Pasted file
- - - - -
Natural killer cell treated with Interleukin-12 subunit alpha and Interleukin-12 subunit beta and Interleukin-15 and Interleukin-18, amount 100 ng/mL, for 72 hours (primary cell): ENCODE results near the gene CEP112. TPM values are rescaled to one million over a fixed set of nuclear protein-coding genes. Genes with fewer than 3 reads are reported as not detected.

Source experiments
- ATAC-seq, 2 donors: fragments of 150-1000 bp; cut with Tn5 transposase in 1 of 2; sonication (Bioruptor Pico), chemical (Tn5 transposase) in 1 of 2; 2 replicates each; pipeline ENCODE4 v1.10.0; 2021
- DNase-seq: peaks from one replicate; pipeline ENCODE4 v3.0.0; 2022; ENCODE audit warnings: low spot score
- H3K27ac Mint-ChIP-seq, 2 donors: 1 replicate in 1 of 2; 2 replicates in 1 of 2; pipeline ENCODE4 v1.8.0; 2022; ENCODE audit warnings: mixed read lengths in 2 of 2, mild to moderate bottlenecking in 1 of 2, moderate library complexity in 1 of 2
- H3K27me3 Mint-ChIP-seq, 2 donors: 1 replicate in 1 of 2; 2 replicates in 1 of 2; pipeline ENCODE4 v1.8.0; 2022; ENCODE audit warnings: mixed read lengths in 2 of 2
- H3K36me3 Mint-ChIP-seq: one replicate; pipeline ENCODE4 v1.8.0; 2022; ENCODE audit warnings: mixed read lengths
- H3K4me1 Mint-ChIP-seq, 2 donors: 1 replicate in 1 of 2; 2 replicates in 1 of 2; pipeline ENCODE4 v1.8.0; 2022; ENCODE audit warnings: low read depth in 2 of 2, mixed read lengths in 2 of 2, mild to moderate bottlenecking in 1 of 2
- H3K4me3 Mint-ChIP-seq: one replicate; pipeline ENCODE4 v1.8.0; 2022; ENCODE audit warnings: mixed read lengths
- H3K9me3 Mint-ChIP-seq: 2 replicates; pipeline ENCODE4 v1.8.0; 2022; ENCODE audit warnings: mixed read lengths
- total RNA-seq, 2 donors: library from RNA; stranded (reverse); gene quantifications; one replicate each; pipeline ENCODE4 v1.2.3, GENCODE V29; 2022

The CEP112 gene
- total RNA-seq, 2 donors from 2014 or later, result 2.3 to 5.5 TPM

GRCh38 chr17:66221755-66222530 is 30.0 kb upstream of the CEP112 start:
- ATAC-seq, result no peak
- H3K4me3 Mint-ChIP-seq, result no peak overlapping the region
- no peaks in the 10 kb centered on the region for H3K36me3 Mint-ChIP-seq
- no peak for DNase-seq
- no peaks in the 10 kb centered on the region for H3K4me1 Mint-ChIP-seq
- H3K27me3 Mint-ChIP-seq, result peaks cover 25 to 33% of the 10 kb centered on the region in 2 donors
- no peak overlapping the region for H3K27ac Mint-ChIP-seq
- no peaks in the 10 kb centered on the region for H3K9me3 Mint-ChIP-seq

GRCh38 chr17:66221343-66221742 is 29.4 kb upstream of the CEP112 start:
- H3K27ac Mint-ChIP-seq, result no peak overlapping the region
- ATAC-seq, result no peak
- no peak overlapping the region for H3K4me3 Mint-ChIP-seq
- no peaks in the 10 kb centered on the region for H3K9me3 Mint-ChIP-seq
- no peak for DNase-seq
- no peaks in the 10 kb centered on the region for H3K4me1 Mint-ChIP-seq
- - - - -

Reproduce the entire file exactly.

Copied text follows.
Natural killer cell treated with Interleukin-12 subunit alpha and Interleukin-12 subunit beta and Interleukin-15 and Interleukin-18, amount 100 ng/mL, for 72 hours (primary cell): ENCODE results near the gene CEP112. TPM values are rescaled to one million over a fixed set of nuclear protein-coding genes. Genes with fewer than 3 reads are reported as not detected.

Source experiments
- ATAC-seq, 2 donors: fragments of 150-1000 bp; cut with Tn5 transposase in 1 of 2; sonication (Bioruptor Pico), chemical (Tn5 transposase) in 1 of 2; 2 replicates each; pipeline ENCODE4 v1.10.0; 2021
- DNase-seq: peaks from one replicate; pipeline ENCODE4 v3.0.0; 2022; ENCODE audit warnings: low spot score
- H3K27ac Mint-ChIP-seq, 2 donors: 1 replicate in 1 of 2; 2 replicates in 1 of 2; pipeline ENCODE4 v1.8.0; 2022; ENCODE audit warnings: mixed read lengths in 2 of 2, mild to moderate bottlenecking in 1 of 2, moderate library complexity in 1 of 2
- H3K27me3 Mint-ChIP-seq, 2 donors: 1 replicate in 1 of 2; 2 replicates in 1 of 2; pipeline ENCODE4 v1.8.0; 2022; ENCODE audit warnings: mixed read lengths in 2 of 2
- H3K36me3 Mint-ChIP-seq: one replicate; pipeline ENCODE4 v1.8.0; 2022; ENCODE audit warnings: mixed read lengths
- H3K4me1 Mint-ChIP-seq, 2 donors: 1 replicate in 1 of 2; 2 replicates in 1 of 2; pipeline ENCODE4 v1.8.0; 2022; ENCODE audit warnings: low read depth in 2 of 2, mixed read lengths in 2 of 2, mild to moderate bottlenecking in 1 of 2
- H3K4me3 Mint-ChIP-seq: one replicate; pipeline ENCODE4 v1.8.0; 2022; ENCODE audit warnings: mixed read lengths
- H3K9me3 Mint-ChIP-seq: 2 replicates; pipeline ENCODE4 v1.8.0; 2022; ENCODE audit warnings: mixed read lengths
- total RNA-seq, 2 donors: library from RNA; stranded (reverse); gene quantifications; one replicate each; pipeline ENCODE4 v1.2.3, GENCODE V29; 2022

The CEP112 gene
- total RNA-seq, 2 donors from 2014 or later, result 2.3 to 5.5 TPM

GRCh38 chr17:66221755-66222530 is 30.0 kb upstream of the CEP112 start:
- ATAC-seq, result no peak
- H3K4me3 Mint-ChIP-seq, result no peak overlapping the region
- no peaks in the 10 kb centered on the region for H3K36me3 Mint-ChIP-seq
- no peak for DNase-seq
- no peaks in the 10 kb centered on the region for H3K4me1 Mint-ChIP-seq
- H3K27me3 Mint-ChIP-seq, result peaks cover 25 to 33% of the 10 kb centered on the region in 2 donors
- no peak overlapping the region for H3K27ac Mint-ChIP-seq
- no peaks in the 10 kb centered on the region for H3K9me3 Mint-ChIP-seq

GRCh38 chr17:66221343-66221742 is 29.4 kb upstream of the CEP112 start:
- H3K27ac Mint-ChIP-seq, result no peak overlapping the region
- ATAC-seq, result no peak
- no peak overlapping the region for H3K4me3 Mint-ChIP-seq
- no peaks in the 10 kb centered on the region for H3K9me3 Mint-ChIP-seq
- no peak for DNase-seq
- no peaks in the 10 kb centered on the region for H3K4me1 Mint-ChIP-seq